Zoeller asks Supreme Court to preserve prayer at government meetings

2013-08-02T16:02:00Z 2013-08-03T16:09:06Z Zoeller asks Supreme Court to preserve prayer at government meetingsDan Carden dan.carden@nwi.com, (317) 637-9078 nwitimes.com
August 02, 2013 4:02 pm  • 

INDIANAPOLIS | Indiana and 22 other states asked the U.S. Supreme Court on Friday to overturn a federal appellate court ruling that prohibited a New York town from beginning its monthly council meetings with a consistently Christian prayer.

Attorney General Greg Zoeller was co-lead author of the amicus brief, also known as a friend-of-the-court brief, urging the nine justices not only to explicitly permit prayer at government meetings but also to set a new, definitive standard allowing most religious activities in the public square.

The 2nd U.S. Circuit Court of Appeals ruled in May 2012 that regularly starting a government meeting with a Christian prayer suggests an "official affiliation with a particular religion," in violation of the U.S. Constitution's ban on the establishment of a state religion.

In a similar 2005 case, the overtly Christian and often proselytizing prayers in the Indiana House were deemed unconstitutional by an Indianapolis federal judge. A federal appeals court threw out that decision by finding the four plaintiffs were not sufficiently harmed to bring a lawsuit.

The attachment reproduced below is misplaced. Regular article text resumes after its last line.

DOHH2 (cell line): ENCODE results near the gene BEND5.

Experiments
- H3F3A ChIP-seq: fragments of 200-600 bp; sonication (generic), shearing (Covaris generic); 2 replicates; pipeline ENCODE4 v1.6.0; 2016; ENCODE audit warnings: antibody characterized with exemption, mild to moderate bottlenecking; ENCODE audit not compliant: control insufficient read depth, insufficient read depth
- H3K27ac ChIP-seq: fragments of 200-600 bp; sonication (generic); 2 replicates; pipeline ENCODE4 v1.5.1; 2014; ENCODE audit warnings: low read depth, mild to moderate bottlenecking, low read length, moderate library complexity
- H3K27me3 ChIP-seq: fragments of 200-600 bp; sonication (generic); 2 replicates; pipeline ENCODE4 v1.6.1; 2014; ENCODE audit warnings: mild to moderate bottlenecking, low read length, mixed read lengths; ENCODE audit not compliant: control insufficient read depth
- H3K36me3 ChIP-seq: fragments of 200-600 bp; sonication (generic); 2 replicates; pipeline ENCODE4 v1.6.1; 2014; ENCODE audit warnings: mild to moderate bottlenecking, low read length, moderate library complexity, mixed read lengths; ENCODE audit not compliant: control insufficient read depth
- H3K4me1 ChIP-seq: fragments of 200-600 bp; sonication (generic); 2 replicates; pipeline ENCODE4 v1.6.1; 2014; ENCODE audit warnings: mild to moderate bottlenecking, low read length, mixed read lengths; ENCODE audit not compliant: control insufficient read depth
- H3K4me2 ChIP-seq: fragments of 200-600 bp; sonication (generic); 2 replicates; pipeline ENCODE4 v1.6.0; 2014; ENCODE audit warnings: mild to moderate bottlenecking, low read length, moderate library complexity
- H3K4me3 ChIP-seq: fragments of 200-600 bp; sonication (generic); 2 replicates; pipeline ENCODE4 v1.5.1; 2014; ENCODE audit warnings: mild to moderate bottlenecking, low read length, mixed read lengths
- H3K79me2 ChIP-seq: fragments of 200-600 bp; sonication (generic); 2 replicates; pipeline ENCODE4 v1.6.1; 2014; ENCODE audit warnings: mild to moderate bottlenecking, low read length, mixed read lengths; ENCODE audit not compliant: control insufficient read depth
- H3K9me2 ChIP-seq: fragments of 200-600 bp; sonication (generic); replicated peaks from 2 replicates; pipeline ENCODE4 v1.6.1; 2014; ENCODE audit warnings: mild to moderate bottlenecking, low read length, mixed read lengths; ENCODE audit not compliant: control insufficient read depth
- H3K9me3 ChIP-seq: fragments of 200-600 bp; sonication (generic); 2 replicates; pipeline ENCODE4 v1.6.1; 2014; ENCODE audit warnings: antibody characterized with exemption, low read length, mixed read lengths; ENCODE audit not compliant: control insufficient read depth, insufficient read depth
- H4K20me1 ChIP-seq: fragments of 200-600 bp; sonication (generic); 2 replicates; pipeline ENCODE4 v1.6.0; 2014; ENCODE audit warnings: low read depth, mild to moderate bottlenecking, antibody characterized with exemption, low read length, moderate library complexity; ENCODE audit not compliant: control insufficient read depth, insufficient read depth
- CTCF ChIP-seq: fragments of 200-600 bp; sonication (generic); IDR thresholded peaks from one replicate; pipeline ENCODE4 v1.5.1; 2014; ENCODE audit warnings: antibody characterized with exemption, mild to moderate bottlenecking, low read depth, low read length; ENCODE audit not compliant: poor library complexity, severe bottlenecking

Zoeller, a Republican, argued it's wrong to attribute the prayer-giver's speech to the government.

Rather, "citizens offer prayers in service to an elected assembly, and in so doing may receive accommodation of their individual beliefs without implicating the Establishment Clause," he said.

Beyond the prayer question, Zoeller urged the nation's high court to clarify, once and for all, that only government-coerced participation in religious activities is prohibited by the constitutionally required separation of church and state.

The Supreme Court agreed in May to hear the government-prayer case during its term that begins in October. A ruling is expected by June 2014.

The Hammond City Council isn't waiting for the court to act. Two months ago, the council stopped beginning its meetings with prayer after Mayor Thomas McDermott Jr. suggested the practice likely was unconstitutional.

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